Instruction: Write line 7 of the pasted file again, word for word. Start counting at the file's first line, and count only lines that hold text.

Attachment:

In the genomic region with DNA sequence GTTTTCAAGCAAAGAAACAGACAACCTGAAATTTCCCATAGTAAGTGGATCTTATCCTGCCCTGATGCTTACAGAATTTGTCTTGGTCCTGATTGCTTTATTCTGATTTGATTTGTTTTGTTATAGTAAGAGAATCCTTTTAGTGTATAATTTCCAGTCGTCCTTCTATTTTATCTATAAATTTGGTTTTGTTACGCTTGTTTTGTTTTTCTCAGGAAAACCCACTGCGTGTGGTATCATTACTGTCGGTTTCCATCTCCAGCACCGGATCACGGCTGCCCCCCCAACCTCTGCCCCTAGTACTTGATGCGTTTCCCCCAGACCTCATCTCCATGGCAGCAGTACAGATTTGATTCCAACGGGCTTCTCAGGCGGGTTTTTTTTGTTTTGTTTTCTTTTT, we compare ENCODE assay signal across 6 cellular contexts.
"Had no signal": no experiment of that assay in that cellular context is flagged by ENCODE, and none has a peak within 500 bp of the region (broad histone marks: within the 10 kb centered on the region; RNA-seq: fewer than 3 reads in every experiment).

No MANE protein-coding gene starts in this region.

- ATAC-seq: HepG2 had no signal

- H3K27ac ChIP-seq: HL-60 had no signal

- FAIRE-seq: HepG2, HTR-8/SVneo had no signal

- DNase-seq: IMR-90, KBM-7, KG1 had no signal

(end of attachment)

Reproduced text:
- DNase-seq: IMR-90, KBM-7, KG1 had no signal